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 Pensioners on Parade

Stories about your favorite retired racehorses. For archived stories, click here.

Cain had Abel. Richard the Lionheart had King John. Groucho had Harpo. And on a small farm near Coatesville, Pa., Cheerfy has Cheer Cheer.

Cheer Cheer leads his full brother Cheerfy on a chase around the field at Greg and Andie Bicho’s farm near Coatesville, Pa. Lydia A Williams photo

But according to owners Greg and Andie Bicho, the New Jersey-bred sons of Two Davids and the Amazing mare You Will Like It are pretty much polar opposites.

Cheerfy, 27, was the far superior runner, setting a track record sprinting at Garden State Park in the 1990 Rancocas Stakes before retiring after four seasons with a record of 39-13-4-4 and $271,156. He won the New Jersey Futurity at Meadowlands as a 2-year-old in December 1988 and two months later defeated future Horse of the Year Black Tie Affair (Ire) in the Delaware Valley Stakes at Garden State.

Cheer Cheer, 25, earned $24,638 on statistics of 15-3-4-1. But he has excelled as an event horse and is still ridden by Greg, who dotes on the chestnut gelding.

Both horses were bred and owned by Stanley Joselson and trained by the late Bob Camac. They ended up with the Bichos through Andie’s association with the late Dr. William (Bud) Wright, whose Labadie Mill Farm in Maryland was used by Joselson and Camac. When Andie’s beloved eventer Wimbly (registered with The Jockey Club as Up ’n Adam) suffered a career-ending injury, Dr. Wright called to suggest Cheerfy as a replacement.

“Have I got a horse for you!” Wright told Andie. The veterinarian/trainer/borderline horse whisperer explained that Cheerfy would need at least a year off due to a bowed tendon, so Andie brought him home and turned him out to help him recover and adjust to the slower pace of life as a riding horse.

“He was never actually lame, but it was probably a year and a half before I ever got on him,” she said. “He was spirited, but not mean spirited. He would never do anything malicious. Cheerfy is an incredible athlete; he has the loveliest canter you could ever sit on. I should have done more with him but I didn’t. Unfortunately I just didn’t have the time. But I hacked him out in the country and started jumping him. I rode him until he was about 10.”

Greg Bicho only rode him once. “It was very early in his career as a rider,” his wife said. “They picked up a canter and it became a full blown run-off. He’s been wanting to get back on him again, but Cheerfy’s 27 now?–?what’s the point?”

When the couple met 21 years ago, Greg had never been on a horse and knew nothing about them. Andie, an exercise-turned-event rider, insisted he become “a horseman first and then a rider.” Her own involvement in the discipline took her to the Barcelona Olympics in 1992 as groom for United States Equestrian Team member Dorothy Trapp Crowell and her horse Molokai. Greg, a competitive ski racer, embraced his new interest with zeal.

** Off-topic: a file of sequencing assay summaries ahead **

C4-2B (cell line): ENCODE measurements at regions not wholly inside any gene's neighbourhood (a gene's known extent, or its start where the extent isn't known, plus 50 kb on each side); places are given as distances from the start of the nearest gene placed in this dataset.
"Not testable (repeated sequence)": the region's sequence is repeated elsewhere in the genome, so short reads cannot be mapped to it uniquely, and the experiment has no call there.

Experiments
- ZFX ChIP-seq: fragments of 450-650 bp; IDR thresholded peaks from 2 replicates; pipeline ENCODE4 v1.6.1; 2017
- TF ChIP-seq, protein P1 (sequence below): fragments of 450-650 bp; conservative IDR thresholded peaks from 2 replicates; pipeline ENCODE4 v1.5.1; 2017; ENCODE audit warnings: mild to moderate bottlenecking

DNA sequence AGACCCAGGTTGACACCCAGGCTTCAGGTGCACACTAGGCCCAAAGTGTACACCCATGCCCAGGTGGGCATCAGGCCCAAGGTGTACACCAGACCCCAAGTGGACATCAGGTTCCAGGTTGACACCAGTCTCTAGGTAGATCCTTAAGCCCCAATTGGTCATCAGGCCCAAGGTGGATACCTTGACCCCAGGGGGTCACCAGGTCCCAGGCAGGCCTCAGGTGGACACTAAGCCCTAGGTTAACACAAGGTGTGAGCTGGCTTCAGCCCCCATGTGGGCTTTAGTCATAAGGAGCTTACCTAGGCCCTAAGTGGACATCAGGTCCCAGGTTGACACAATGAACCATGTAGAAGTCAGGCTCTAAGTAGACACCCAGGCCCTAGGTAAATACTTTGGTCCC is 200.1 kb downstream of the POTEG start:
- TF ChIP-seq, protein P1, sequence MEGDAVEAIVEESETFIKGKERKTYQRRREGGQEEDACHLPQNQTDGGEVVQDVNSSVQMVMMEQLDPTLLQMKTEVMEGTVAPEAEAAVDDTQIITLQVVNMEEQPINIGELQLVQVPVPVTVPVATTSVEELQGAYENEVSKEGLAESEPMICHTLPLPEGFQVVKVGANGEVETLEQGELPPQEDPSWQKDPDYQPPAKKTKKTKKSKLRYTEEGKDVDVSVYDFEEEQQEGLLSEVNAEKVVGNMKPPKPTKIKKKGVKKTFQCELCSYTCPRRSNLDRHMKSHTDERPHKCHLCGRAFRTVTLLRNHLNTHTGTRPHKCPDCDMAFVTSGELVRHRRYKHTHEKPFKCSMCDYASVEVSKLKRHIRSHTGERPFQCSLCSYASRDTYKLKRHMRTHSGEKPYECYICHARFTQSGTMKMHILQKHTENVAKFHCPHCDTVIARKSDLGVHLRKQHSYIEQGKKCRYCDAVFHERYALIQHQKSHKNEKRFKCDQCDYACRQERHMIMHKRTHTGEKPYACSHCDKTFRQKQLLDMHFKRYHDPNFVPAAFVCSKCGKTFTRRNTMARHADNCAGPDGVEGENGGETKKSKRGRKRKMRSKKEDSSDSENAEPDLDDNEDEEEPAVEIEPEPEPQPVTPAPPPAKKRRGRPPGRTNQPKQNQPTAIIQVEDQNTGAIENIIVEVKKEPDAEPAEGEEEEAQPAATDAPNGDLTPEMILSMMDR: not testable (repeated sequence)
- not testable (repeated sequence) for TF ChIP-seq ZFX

Their nuclear family today includes the two geldings, the mare Love Me Tomorrow (Lacey) and her 5-year-old daughter Tomorrow Is Here (Friday), two massive barn cats and two Jack Russell Terriers at home. They split barn duties with Andie handling morning chores before heading to work at Victory Brewing Company in Downingtown, Pa., and systems specialist Greg wrapping up at night. “He checks them over and knocks them off at night. He’s become a really good leg guy. They’re still fed twice a day, and they spend as much time as possible outside.” Tails neatly banged and manes pulled, the boys look more like competition horses in training than 20-something retirees.

One summer morning gave Andie a serious scare. Normally both horses head to the fence as soon as they see her, but on this day Cheerfy was lying down in the shed?–?something unusual for him. “I’d seen him lie down in the field before, but he was down in the shed and wouldn’t respond when I called him. I had to call Greg, who left work to get over here. Turns out Cheerfy was colicking. He ended up being fine, but it was unsettling to come out here in the morning and see the big horse down.”

Cheer Cheer ended up with the Bichos when a chip in his knee forced his retirement.

“I brought him home and lo and behold, on Christmas Eve that chip floated and this horse was dead lame,” Andie said. “Then we sent him to New Bolton and Dean Richardson took the chip out. He’s had so many ups and downs. He’s real flatfooted, and he’d have lots of abscesses; any little thing. But he was always so kind to ride and is a real character. He spent two winters down in Aiken with (event rider/trainer) Heidi White and everyone fought over who’d get to ride him.”

Cheer Cheer actually gained some notoriety in veterinary circles for another surgery Richardson performed when diagnosed with a keratoma?–?a rare benign tumor of the inner layer of keratin-producing epidermal hoof wall cells. Richardson devised a way to approach the tumor from the top of the hoof so as not to damage the coronet band, using a carbon fiber patch to allow the hoof to heal. “It was rather experimental at the time,” Greg explained. “That was in May, and Cheer Cheer went down to Aiken and was eventing again that fall. It worked and he has never had another problem since.”

Greg has ridden Cheer Cheer in novice events in the area and hopes to do a few paper chases with him this season. “He’s still a good, strong horse, and he enjoys it.” The pair also took part in the trail ride at last year’s Furlongs to Fences weekend at Fair Hill. “We were galloping in company with all these Thoroughbreds en masse; it would have been something to have a picture of that day. Ears pricked, eyes bright, ‘We’re doing what we’re supposed to be doing!’ It was great.”

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